Section 5 of the Act was repealed by the Criminal Justice Act 2007. This section was reported on last year as its repeal fell part way during the reporting period and it had been in use up to that point. The section provided for the drawing of adverse inferences in certain circumstances where an accused relied on a fact in his defence that he could reasonably have been expected to mention during questioning or on being charged but did not do so. Part 4 of the Criminal Justice Act 2007 now provides for a broader treatment of this issue, including the particular circumstances set out in the repealed section 5. Accordingly, section 5 does not fall to be renewed.

The fact remains that these paramilitary groups are active, ruthless and determined to strike if given the opportunity. They remain resolutely opposed to the Good Friday Agreement and to peace on this island. They are determined to destroy that peace and they are prepared to kill indiscriminately to do so. So long as they maintain this course, the State must have robust counter-measures available to face down the threat. The House and the people of this State, would rightly question the Government's commitment to defeating these groups if we did not ensure adequate legislative provisions were in place to meet that threat.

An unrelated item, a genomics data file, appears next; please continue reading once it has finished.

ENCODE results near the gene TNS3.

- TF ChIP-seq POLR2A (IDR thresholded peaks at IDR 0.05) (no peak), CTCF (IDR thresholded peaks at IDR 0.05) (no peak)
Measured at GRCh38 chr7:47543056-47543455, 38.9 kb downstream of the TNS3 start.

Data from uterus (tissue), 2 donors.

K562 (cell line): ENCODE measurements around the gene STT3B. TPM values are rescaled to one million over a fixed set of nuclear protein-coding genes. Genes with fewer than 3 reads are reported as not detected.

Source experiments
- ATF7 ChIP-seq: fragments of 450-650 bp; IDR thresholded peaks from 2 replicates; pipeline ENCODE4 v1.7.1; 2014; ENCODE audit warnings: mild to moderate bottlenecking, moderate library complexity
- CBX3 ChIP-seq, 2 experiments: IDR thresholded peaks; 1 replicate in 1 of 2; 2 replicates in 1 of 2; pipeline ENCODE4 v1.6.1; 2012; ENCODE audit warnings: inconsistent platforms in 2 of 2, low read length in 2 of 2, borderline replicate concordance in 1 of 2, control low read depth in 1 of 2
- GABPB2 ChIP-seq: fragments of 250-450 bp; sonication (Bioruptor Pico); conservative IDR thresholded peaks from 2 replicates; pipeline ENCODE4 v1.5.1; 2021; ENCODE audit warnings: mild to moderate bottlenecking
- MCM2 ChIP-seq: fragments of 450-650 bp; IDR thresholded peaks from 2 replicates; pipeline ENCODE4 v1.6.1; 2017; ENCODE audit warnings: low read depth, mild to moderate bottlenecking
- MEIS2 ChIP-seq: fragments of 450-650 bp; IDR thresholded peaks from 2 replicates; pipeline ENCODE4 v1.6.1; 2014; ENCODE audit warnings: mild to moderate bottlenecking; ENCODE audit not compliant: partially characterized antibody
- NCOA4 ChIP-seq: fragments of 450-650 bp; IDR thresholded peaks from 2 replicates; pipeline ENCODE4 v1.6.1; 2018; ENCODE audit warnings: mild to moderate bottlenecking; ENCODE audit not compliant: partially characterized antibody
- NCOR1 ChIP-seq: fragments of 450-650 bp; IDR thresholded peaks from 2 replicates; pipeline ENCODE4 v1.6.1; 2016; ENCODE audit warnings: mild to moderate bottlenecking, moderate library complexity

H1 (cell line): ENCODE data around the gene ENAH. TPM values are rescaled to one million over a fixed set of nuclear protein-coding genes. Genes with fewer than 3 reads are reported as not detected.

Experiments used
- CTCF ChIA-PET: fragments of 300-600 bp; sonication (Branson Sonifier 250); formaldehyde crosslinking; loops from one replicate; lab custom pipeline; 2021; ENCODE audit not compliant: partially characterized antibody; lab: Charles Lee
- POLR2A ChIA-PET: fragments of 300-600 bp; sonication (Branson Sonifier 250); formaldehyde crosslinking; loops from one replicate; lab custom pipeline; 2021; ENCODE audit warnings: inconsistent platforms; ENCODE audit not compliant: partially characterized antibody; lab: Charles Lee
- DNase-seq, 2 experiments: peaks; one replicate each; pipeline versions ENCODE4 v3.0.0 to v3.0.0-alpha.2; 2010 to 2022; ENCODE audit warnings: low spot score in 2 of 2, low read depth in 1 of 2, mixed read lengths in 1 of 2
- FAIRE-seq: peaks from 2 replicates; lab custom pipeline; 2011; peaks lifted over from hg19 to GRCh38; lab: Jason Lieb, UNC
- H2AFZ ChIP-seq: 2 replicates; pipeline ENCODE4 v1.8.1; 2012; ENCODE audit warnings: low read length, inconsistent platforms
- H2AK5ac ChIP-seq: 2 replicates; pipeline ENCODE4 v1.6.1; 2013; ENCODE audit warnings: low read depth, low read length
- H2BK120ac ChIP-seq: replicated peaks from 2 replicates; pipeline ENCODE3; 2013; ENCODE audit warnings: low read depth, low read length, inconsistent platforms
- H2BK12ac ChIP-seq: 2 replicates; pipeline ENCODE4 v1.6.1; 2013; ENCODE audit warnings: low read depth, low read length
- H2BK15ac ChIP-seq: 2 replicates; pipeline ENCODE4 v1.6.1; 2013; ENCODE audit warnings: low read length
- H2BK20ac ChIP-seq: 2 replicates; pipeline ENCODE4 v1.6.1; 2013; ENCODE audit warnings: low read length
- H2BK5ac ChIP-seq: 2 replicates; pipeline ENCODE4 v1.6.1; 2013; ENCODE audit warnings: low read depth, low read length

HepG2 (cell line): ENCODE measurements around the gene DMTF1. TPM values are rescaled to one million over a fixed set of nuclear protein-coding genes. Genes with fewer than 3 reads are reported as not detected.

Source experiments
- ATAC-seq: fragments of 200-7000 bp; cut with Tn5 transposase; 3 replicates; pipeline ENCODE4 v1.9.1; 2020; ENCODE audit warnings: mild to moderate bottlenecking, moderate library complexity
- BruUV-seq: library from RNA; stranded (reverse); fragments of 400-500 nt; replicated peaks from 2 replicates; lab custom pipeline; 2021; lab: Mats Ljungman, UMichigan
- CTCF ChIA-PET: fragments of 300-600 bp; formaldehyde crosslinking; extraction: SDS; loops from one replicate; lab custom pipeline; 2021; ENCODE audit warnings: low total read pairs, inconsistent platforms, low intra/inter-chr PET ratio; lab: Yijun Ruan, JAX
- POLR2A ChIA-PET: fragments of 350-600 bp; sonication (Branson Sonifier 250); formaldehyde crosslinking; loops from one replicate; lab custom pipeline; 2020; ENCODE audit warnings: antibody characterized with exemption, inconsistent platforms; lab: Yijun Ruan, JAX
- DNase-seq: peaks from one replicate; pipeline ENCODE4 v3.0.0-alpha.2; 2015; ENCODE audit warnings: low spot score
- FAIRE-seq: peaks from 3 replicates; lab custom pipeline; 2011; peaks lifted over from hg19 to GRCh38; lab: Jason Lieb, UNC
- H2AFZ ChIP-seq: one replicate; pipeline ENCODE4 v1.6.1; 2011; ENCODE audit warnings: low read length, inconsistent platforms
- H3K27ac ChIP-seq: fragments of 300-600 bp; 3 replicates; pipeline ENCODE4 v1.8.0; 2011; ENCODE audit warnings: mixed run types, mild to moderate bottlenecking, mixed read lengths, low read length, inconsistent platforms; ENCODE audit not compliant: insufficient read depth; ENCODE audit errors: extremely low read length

The Offences against the State (Amendment) Act 1998 is one element of the State's ongoing defence against the terrorist threat. I urge the House not to countenance any weakening of the tools the State has at its disposal in the fight against terrorism. Through good policing, supported by strong legislation and the continued determination of the people of the island, the murderous activities of these paramilitary groups can and will be defeated. I pay tribute to the ongoing work of the Garda Síochána, in co-operation with the PSNI, in facing up to the threats posed. On the basis of the information set out in the report, it is clear the 1998 Act continues to be an important element of the Garda response to terrorism. From the advice given by the Garda Síochána on the value of the provisions, taken together with the ongoing threat from terrorist groups, I consider that the relevant provisions of the 1998 Act should remain in operation for further 12 months and I have no doubt right-thinking Senators on all sides will agree. I commend the resolution to the House.